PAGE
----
Living in asia, I saw “women’s rights” in action from a decidedly non-western point of view. Yes, wives from even moderate muslim families often do ask their husbands’ permission to attend a social event on their own with girlfriends, and often the man is thought of as head of the household. But I also heard muslim ladies talk about how they feel protected and secure by their “modest” dressing and lifestyle in a way that western ladies might not. And I heard ladies speak of how their husbands, tasked with the responsibilty of being head of the family, show great respect when seeking their wife’s opinions. In other words, the muslims I interacted with, from both asia and the middle east, were the complete opposite of the negative images we constantly see in our media.

And don’t think Muslim ladies are prudish, just because they dress modestly in public. In the seemingly opposite fashion to western ladies, who dress in trendy and sexy clothing in public, for the eyes of all to see, including other men, Muslim ladies only dress this way for their husband’s eyes in the privacy of their own homes. They dress for their husband’s pleasure and no-one elses. Islam places great emphasis on the family and having children, and so plenty of “child making” goes on …. it is just all done much more discretely than in the west.

Westerners tend to see life as individuals. “My” rights, “my” choice, “my” life etc. Non-westerners often talk more about family, community and think more as a group. Funnily enough, individuals and their rights are nowhere more prominent than in the United States, whereas one of most prominent examples of community thinking is China. Won’t that be interesting to see play out…..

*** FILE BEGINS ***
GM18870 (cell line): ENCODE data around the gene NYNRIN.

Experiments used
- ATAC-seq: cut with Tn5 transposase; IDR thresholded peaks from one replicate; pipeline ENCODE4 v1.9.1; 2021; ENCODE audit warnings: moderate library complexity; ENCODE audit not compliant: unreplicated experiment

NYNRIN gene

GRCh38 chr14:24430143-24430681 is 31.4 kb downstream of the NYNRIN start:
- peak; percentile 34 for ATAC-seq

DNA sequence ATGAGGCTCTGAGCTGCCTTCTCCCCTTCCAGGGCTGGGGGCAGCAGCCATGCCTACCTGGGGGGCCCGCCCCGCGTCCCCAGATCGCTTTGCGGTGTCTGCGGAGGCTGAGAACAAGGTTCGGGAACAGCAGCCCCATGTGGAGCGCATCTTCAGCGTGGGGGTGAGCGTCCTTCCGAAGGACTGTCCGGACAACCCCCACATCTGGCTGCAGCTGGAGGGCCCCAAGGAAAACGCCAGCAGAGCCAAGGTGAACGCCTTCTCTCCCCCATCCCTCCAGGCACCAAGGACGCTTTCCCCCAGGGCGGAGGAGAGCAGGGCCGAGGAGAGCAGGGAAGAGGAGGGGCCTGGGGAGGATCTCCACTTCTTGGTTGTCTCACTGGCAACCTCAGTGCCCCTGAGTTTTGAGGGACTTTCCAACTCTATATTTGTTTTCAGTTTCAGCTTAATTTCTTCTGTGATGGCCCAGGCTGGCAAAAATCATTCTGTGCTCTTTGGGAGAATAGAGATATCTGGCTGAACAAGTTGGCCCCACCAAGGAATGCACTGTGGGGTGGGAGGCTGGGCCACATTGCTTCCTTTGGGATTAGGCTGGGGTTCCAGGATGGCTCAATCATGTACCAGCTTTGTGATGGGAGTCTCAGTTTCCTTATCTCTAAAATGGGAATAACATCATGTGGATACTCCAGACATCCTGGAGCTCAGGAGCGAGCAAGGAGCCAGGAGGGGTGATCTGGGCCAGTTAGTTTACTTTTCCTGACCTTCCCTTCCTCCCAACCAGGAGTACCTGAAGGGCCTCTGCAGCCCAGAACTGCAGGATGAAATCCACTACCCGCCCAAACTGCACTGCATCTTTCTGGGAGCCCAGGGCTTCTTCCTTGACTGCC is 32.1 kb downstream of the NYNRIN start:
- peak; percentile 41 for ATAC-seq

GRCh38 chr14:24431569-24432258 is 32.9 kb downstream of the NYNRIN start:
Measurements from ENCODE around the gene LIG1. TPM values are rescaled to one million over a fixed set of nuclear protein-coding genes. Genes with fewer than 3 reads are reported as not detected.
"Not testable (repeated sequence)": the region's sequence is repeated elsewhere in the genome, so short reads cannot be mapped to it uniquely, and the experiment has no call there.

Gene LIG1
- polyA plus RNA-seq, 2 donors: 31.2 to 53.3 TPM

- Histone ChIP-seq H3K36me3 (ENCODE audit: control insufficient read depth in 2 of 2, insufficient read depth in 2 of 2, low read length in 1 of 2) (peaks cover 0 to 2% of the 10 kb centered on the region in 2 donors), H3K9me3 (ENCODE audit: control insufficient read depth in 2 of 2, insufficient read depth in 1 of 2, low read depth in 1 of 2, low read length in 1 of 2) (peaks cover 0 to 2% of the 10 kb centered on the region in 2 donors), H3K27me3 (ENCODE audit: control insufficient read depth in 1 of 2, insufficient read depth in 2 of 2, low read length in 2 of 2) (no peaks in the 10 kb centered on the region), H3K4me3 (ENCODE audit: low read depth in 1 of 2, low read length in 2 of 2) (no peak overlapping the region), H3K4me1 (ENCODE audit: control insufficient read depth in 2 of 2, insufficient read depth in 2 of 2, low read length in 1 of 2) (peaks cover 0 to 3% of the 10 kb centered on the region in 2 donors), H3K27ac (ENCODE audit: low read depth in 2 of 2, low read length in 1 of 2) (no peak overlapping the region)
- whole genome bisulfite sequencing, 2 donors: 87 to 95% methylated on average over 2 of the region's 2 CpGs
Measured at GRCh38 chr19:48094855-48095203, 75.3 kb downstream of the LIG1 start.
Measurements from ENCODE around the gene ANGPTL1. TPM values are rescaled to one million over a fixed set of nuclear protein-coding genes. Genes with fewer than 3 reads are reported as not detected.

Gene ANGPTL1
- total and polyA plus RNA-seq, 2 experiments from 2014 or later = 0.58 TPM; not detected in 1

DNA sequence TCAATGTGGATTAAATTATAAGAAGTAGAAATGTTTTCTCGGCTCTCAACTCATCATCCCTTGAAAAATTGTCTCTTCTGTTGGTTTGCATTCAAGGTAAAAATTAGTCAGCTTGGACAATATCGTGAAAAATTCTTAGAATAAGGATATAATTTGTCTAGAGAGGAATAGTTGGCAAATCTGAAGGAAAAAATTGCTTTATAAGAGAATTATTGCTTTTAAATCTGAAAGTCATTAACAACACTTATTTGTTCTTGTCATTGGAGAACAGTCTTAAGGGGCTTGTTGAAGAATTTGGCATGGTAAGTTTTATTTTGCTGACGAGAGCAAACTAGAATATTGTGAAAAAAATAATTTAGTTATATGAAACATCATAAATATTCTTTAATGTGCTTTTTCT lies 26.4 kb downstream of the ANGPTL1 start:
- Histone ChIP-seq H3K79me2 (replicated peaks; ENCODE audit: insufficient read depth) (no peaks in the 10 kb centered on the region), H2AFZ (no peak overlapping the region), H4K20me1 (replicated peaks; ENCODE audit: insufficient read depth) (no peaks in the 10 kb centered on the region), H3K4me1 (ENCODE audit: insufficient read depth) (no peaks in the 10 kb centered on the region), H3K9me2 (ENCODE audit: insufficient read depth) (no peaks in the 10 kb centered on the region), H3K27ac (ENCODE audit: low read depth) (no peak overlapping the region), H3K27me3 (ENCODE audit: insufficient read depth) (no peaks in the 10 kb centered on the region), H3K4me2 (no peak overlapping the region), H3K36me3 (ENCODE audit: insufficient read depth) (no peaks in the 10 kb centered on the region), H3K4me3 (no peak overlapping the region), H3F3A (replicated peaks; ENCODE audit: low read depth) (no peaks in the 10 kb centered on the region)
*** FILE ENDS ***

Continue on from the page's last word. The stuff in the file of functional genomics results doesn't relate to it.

Anyway, the recent statement by the Taliban that women’s rights to education and freedom of movement in Afghanistan will be protected “in accordance with the framework of Islam” is something that I can now better appreciate having seen the framework of Islam at work personally. There will always be very conservative elements in any society. Remember the American hardline christian anti-abortionists who have murdered doctors performing abortions in their country because their religious beliefs forbade such acts? That is pretty extreme right?

It doesn’t mean everything in Afghanistan will be just fine by next week. It might not ever be like “we” expected. But I for one think the new leaders of Afghanistan should be given time to rebuild their shattered country, without foreign medding and without one sided propaganda through our media. Credit must be given to CNN for having a female reporter on the ground there, reporting what she saw. She was mocked for saying the Taliban seemed friendly.

Al-Jazeera have a female reporter on the ground in Afghanistan too – who is from New Zealand actually. Here is an article by Charlotte Bellis from a local NZ website called Stuff. It sheds quite a different light on events in Afghanistan. Please share it.

https://www.stuff.co.nz/national/politics/126121262/theres-a-feeling-of-elation-new-zealand-reporter-charlotte-bellis-on-life-in-talibancontrolled-kabul

NZ REPORTER CHARLOTTE BELLIS IN AFGHANISTAN